[00122] Embodiments disclosed herein may include computer program products comprising computer-executable code or computer-usable code that, when executing on one or more computing devices, performs any and/or all of the steps thereof. The code may be stored in a non-transitory fashion in a computer memory, which may be a memory from which the program executes (such as random-access memory associated with a processor), or a storage device such as a disk drive, flash memory or any other optical, electromagnetic, magnetic, infrared or other device or combination of devices. In another aspect, any of the systems and methods described above may be embodied in any suitable transmission or propagation medium carrying computer-executable code and/or any inputs or outputs from same.

[00123] The elements described and depicted herein, including in flow charts and block diagrams throughout the figures, imply logical boundaries between the elements. However, according to software or hardware engineering practices, the depicted elements and the functions thereof may be implemented on machines through computer executable media having a processor capable of executing program instructions stored thereon as a monolithic software structure, as standalone software modules, or as modules that employ external routines, code, services, and so forth, or any combination of these, and all such implementations may be within the scope of the present disclosure. Examples of such machines may include, but may not be limited to, personal digital assistants, laptops, personal computers, mobile phones, other handheld computing devices, medical equipment, wired or wireless communication devices, transducers, chips, calculators, satellites, tablet PCs, electronic books, gadgets, electronic devices, devices having artificial intelligence, computing devices, networking equipment, servers, routers and the like. Furthermore, the elements depicted in the flow chart and block diagrams or any other logical component may be implemented on a machine capable of executing program instructions. Thus, while the foregoing drawings and descriptions set forth functional aspects of the disclosed systems, no particular arrangement of software for implementing these functional aspects should be inferred from these descriptions unless explicitly stated or otherwise clear from the context. Similarly, it may be appreciated that the various steps identified and described above may be varied, and that the order of steps may be adapted to particular applications of the techniques disclosed herein. All such variations and modifications are intended to fall within the scope of this disclosure. As such, the depiction and/or description of an order for various steps should not be understood to require a particular order of execution for those steps, unless required by a particular application, or explicitly stated or otherwise clear from the context. Absent an explicit indication to the contrary, the disclosed steps may be modified, supplemented, omitted, and/or re-ordered without departing from the scope of this disclosure. Numerous variations, additions, omissions, and other modifications will be apparent to one of ordinary skill in the art. In addition, the order or presentation of method steps in the description and drawings above is not intended to require this order of performing the recited steps unless a particular order is expressly required or otherwise clear from the context.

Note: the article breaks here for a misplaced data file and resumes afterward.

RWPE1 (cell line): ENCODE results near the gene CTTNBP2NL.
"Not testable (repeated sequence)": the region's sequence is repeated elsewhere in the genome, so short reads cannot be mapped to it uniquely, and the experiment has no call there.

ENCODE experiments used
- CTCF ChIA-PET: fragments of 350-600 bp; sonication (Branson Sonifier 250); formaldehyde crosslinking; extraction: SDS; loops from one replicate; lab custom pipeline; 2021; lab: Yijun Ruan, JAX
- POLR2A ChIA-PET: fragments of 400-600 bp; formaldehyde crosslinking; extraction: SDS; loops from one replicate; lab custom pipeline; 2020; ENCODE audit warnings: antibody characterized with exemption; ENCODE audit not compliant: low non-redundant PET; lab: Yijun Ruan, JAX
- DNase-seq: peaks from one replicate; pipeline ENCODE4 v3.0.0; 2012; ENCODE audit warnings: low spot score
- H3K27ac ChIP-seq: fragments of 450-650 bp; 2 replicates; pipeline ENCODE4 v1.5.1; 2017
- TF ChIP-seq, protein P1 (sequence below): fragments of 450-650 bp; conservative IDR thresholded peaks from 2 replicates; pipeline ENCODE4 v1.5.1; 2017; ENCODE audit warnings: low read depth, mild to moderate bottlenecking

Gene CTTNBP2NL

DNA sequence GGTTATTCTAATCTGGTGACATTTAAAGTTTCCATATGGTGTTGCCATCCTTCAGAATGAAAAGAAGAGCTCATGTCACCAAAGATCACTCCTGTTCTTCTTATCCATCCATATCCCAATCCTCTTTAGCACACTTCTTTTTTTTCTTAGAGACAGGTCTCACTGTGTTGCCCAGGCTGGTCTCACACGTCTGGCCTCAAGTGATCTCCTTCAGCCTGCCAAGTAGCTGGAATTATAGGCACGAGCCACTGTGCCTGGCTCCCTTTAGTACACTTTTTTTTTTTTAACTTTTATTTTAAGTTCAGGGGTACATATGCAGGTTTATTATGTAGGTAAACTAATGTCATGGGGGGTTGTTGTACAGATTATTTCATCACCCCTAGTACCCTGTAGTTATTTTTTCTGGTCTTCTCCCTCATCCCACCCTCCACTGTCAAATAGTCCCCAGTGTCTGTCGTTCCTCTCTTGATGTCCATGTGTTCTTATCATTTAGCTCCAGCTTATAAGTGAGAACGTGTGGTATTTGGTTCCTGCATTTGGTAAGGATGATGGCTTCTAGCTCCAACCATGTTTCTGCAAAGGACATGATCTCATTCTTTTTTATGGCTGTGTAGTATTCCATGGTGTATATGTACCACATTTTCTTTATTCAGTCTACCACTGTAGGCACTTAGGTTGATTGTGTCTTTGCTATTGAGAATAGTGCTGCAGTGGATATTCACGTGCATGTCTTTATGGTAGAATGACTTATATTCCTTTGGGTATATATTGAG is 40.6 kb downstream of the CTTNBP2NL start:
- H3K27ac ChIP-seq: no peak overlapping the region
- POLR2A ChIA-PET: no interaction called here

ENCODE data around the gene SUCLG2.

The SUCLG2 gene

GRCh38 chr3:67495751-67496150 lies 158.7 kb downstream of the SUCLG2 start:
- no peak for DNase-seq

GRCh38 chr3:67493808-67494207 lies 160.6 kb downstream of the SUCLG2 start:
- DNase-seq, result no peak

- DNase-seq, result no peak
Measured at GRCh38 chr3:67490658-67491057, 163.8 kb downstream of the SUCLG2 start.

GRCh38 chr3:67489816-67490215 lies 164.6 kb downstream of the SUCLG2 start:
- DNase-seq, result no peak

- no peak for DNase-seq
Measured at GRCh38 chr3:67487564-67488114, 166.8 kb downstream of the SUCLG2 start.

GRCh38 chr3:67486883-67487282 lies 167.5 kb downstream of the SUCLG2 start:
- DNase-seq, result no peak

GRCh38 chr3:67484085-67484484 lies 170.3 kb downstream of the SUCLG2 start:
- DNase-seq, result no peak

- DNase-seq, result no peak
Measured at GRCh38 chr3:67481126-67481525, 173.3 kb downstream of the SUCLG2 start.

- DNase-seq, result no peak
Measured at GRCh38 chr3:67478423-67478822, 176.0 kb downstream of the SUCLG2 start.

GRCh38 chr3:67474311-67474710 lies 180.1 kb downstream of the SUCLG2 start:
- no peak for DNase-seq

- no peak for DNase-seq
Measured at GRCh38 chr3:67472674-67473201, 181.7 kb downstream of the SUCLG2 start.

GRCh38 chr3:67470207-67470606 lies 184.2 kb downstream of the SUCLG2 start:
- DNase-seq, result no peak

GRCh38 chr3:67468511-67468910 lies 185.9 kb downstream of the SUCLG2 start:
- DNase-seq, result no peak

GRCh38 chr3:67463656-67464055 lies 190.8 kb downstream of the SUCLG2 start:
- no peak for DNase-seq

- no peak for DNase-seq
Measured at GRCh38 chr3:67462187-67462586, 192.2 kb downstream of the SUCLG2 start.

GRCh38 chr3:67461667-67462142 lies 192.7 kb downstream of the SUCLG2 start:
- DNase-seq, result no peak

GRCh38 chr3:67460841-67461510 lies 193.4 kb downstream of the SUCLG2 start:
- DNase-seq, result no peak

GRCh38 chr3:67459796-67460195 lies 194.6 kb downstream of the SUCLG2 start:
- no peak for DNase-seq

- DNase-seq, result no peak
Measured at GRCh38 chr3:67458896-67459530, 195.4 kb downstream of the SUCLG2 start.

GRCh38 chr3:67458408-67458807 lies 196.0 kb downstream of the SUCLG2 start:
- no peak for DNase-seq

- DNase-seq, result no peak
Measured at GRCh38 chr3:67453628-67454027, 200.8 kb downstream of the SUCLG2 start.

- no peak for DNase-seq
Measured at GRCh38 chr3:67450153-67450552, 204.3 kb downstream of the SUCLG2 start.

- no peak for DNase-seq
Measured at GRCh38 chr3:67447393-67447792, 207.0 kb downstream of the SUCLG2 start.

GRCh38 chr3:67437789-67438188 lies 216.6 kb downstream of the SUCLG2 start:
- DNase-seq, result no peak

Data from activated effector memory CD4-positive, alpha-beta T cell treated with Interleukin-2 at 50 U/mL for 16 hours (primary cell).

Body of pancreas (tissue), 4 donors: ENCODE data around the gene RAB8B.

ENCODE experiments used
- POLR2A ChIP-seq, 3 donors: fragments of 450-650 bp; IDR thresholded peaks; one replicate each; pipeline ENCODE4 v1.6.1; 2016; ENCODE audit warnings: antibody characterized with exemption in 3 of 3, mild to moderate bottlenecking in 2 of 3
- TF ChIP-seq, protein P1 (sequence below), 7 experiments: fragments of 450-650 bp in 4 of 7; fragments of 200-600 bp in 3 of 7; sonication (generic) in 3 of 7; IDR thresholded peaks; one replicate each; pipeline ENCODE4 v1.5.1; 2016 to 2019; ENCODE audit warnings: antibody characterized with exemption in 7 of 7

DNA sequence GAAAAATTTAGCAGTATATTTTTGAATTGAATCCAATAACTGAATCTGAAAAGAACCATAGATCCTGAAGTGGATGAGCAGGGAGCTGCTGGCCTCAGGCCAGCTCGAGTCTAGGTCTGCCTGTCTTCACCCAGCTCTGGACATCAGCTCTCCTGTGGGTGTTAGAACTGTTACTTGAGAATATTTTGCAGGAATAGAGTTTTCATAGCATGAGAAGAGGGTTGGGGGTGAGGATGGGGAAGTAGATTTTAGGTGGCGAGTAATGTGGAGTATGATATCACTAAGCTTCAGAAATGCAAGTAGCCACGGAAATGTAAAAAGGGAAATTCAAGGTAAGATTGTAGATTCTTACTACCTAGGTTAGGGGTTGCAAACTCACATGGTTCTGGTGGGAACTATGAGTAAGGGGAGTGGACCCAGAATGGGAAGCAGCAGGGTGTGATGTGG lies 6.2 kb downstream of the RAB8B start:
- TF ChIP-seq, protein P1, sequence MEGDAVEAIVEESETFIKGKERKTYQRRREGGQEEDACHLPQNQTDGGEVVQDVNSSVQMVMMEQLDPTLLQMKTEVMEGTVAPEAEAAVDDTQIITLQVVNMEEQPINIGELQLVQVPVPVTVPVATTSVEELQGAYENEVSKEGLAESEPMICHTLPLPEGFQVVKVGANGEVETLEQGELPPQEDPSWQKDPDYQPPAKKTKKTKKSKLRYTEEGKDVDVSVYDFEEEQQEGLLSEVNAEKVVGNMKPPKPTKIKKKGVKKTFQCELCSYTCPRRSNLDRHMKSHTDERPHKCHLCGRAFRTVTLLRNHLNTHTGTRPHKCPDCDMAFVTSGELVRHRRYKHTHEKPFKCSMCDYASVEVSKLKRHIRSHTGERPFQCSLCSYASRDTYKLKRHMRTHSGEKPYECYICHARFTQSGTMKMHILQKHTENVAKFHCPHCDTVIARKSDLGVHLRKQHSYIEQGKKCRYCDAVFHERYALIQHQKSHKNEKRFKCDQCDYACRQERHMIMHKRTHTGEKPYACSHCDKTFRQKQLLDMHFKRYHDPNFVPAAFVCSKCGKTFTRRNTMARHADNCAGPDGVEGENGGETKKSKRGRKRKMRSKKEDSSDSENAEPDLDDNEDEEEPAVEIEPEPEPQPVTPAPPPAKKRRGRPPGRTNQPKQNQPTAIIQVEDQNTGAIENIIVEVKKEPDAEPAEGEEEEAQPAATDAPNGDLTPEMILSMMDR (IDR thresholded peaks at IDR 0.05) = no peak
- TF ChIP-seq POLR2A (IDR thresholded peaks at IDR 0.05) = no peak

[00124] The method steps of the implementations described herein are intended to include any suitable method of causing such method steps to be performed, consistent with the patentability of the following claims, unless a different meaning is expressly provided or otherwise clear from the context. So, for example performing the step of X includes any suitable method for causing another party such as a remote user, a remote processing resource (e.g., a server or cloud computer) or a machine to perform the step of X. Similarly, performing steps X, Y and Z may include any method of directing or controlling any combination of such other individuals or resources to perform steps X, Y and Z to obtain the benefit of such steps. Thus, method steps of the implementations described herein are intended to include any suitable method of causing one or more other parties or entities to perform the steps, consistent with the patentability of the following claims, unless a different meaning is expressly provided or otherwise clear from the context. Such parties or entities need not be under the direction or control of any other party or entity, and need not be located within a particular jurisdiction.

[00125] It will be appreciated that the methods and systems described above are set forth by way of example and not of limitation. Numerous variations, additions, omissions, and other modifications will be apparent to one of ordinary skill in the art. In addition, the order or presentation of method steps in the description and drawings above is not intended to require this order of performing the recited steps unless a particular order is expressly required or otherwise clear from the context. Thus, while particular embodiments have been shown and described, it will be apparent to those skilled in the art that various changes and modifications in form and details may be made therein without departing from the spirit and scope of this disclosure and are intended to form a part of the invention as defined by the following claims, which are to be interpreted in the broadest sense allowable by law.